The vocabulary word for The Prince and the Pauper Chapter 16 is used very frequently in the novel, as both a noun and an adjective. These folks were essential to the hierarchical structure of Tudor England, even if they may have been the cause drama often times. Today our vocab word for Chapter 16 is…
Keep reading or watch the video below see how the word ‘noble’ is used in The Prince and the Pauper.
(adj) belonging to a high social class
Also can be used to describe someone with high moral principles
- Language of Origin: Old French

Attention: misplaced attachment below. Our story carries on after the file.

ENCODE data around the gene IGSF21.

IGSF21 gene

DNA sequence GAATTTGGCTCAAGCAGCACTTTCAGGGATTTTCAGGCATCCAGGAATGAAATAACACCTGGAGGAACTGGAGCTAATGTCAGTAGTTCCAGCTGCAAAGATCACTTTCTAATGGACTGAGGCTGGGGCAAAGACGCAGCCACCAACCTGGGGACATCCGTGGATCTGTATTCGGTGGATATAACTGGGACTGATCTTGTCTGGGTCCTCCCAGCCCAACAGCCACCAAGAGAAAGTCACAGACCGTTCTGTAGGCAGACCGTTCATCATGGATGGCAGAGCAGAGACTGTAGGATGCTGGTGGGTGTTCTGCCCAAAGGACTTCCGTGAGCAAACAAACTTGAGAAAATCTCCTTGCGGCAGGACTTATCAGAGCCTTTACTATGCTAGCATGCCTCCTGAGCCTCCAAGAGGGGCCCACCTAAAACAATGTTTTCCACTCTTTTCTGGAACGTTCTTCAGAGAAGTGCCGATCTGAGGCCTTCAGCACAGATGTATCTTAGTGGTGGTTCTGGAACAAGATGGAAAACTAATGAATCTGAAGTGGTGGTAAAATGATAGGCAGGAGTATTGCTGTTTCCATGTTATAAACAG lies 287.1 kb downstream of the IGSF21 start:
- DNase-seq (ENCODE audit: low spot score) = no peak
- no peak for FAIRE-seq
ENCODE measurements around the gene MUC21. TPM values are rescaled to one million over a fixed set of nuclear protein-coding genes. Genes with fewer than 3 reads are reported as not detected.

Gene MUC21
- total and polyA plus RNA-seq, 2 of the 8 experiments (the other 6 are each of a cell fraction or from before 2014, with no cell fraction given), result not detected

- “noble” meaning of noble bearing or birth
- Language of Origin: Latin
- “nobillis” meaning well-known, famous, renowned; excellent, superior, splendid; high-born, of superior birth
- Straightforward sentence: The soldier will always be remembered for being a brave and noble man.
- Sentence from the chapter: “‘…at last come two nobles, richly clothed…who…approach and rub the table with bread and salt…” (p. 97)
- Other forms: noble/nobles (n), nobility (n)
- Helium, Neon, Argon, Krypton, Xenon, Radon, (Oganesson)
- They are the last column of the periodic table.
- Oganesson is a man-made (synthetic) element that doesn’t entirely fit into the group.
- They are called noble gases because they are so majestic that, in general, they don’t react with anything. For this reason they are also known as inert gases.
- Come from German word ‘Edelgas’
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